On November 25th, a car crashed into the gates of the office of German Chancellor Angela Merkel.
Photographs and footage of the car showed that the car writings on both of its sides, in German.
The Volkswagen Sedan had license plates from the North Rhine-Westphalia area of Lippe. Both the car and the metal gate showed minor signs of damage.
One reads – “Stop Globalization in Politics”, while the other reads “You damned children and old people murderers.”
— İlhan Atasoy (@ilhan_atasoy) November 25, 2020
Besonders schnell war es wohl nicht unterwegs. Und ein besonders schneller Denker wird auch nicht am Lenker gesessen haben dem Slogan nach… pic.twitter.com/IW1JAd1d28
— NineBerry (@NineBerry) November 25, 2020
There were no immediate reports of casualties. Dozens of police and a fire engine were on the scene. It is unknown who the driver is and there is no footage showing him, yet.
The Berlin police tweeted that “our colleagues are currently on the scene at the office of the Chancellor along with federal police. A car is stood at the gate of the building — we’re in the process of clarifying whether the driver steered into it. He has been taken into police custody. More info to follow.”
Aktuell sind unsere Kolleg. gemeinsam mit der @bpol_b am #Bundeskanzleramt im Einsatz. Ein Auto steht am Tor des Gebäudes – Wir klären derzeit, ob der Fahrer dieses dagegen gesteuert hat. Er wurde in polizeilichen Gewahrsam genommen. Weitere Infos folgen.
— Polizei Berlin (@polizeiberlin) November 25, 2020
Merkel was scheduled to be hosting a video conference of German state premiers on the morning of November 25th, at which an extension to the coronavirus lockdown and further steps to combat the pandemic were due to be discussed.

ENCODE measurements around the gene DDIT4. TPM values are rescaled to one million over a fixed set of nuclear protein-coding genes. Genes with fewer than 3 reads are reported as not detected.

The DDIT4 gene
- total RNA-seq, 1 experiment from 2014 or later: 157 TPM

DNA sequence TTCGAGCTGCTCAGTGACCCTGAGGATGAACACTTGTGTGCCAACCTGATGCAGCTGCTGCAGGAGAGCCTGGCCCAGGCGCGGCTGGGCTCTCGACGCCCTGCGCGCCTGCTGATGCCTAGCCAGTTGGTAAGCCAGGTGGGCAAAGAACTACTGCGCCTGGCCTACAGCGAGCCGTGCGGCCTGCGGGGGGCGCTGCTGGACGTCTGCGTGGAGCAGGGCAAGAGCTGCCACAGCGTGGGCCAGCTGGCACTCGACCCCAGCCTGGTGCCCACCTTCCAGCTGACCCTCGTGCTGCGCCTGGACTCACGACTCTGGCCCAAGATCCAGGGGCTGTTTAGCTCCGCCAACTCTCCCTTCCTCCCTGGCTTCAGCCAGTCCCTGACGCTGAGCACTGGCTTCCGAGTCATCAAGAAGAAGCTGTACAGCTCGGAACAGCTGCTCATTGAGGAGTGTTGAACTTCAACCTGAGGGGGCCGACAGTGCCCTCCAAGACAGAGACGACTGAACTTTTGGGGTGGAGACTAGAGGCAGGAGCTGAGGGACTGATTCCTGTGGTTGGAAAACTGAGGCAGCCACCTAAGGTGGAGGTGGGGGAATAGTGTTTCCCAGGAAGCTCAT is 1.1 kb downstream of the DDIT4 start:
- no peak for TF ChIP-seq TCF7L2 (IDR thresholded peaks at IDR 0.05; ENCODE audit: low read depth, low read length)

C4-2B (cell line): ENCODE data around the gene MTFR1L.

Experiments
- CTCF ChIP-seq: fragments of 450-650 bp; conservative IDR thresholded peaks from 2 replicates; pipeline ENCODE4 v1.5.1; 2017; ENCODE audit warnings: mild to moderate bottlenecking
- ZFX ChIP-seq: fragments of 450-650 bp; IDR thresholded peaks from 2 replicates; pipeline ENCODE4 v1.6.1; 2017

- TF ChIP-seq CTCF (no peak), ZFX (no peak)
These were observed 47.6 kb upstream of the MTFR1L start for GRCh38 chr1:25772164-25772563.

There is a live feed of the situation:
One might consider that the crash was an incident, but the writings on it, as well as the fact that the chancellery office, a white post-modernist structure set across a square from the Reichstag building that houses Germany’s parliament, is well set back from any main roads.
Europe, and primarily France, is on high alert after suspected Islamist militants killed eight people in Paris, Nice and Vienna in recent weeks.
On November 24th, Swiss police have identified a Swiss woman who knifed a victim in the neck and grabbed another by the throat in a Lugano department store as a known jihadist.
The time of year near Christmas is sensitive: four years ago, on December 19th, a failed Tunisian asylum seeker with Islamist links, hijacked a truck then plowed it into a crowded Berlin Christmas market, killing 11 more people and injuring dozens of others.
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